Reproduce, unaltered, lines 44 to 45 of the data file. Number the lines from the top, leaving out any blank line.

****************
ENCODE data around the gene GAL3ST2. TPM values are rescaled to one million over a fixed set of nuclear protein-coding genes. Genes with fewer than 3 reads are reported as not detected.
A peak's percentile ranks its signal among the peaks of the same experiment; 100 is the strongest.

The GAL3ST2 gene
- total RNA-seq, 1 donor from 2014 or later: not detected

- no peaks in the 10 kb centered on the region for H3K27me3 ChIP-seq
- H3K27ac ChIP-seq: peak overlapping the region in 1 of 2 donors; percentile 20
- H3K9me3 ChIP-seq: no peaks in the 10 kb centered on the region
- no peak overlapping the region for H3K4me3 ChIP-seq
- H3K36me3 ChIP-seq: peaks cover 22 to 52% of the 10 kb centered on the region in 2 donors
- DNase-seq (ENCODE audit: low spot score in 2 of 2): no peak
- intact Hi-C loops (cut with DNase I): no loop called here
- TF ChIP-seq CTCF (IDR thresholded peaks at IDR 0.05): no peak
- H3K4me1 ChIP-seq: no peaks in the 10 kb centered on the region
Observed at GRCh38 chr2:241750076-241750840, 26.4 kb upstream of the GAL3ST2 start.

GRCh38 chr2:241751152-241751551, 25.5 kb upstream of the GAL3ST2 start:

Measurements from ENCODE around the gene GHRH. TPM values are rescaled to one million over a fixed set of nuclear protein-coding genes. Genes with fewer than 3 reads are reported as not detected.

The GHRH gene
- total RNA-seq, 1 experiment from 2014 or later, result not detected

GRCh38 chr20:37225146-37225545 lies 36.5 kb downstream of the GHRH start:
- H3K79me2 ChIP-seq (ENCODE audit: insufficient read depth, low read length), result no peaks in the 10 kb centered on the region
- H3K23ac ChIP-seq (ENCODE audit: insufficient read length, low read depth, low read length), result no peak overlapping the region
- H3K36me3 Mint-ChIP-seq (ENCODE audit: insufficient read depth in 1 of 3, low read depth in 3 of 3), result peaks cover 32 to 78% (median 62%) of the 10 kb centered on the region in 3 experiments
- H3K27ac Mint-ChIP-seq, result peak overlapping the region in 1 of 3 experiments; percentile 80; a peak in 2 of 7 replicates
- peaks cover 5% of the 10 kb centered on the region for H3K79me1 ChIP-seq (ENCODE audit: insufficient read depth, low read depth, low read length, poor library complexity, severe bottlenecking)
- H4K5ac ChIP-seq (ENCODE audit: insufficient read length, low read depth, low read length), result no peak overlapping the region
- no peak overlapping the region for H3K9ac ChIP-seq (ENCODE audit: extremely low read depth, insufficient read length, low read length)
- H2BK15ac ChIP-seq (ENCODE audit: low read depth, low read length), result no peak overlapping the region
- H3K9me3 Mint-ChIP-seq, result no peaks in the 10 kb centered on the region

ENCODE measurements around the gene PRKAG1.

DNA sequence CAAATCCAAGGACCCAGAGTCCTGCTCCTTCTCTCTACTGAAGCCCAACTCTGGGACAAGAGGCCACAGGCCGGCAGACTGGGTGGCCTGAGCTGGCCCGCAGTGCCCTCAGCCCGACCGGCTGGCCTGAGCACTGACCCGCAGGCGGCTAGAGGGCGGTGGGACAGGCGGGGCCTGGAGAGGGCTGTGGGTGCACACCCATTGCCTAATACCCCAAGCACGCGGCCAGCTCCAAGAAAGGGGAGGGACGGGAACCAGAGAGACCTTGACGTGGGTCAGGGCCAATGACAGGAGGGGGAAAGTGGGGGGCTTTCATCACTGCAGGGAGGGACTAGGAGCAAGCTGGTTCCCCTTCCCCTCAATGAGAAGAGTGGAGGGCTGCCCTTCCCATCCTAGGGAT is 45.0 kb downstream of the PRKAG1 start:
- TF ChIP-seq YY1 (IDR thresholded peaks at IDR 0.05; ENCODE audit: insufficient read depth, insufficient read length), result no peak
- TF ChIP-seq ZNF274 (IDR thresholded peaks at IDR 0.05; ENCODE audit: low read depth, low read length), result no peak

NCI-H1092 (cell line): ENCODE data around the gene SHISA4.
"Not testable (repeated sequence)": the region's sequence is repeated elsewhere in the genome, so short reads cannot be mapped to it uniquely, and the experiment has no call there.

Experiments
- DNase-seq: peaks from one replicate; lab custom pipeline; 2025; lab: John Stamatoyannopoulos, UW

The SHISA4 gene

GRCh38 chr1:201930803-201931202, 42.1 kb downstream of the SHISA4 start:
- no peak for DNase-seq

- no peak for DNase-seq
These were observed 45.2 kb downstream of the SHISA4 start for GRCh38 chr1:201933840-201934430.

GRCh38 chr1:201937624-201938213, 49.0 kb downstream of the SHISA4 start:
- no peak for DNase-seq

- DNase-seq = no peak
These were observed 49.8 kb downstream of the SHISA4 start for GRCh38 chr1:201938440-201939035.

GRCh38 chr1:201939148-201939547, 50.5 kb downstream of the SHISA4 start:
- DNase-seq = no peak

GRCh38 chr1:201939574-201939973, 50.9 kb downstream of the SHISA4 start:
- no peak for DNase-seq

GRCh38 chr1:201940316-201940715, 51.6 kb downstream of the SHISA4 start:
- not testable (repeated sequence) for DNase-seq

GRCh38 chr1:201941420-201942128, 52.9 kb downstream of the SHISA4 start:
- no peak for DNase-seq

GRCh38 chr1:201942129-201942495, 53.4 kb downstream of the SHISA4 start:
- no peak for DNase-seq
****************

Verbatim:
- DNase-seq = no peak
These were observed 49.8 kb downstream of the SHISA4 start for GRCh38 chr1:201938440-201939035.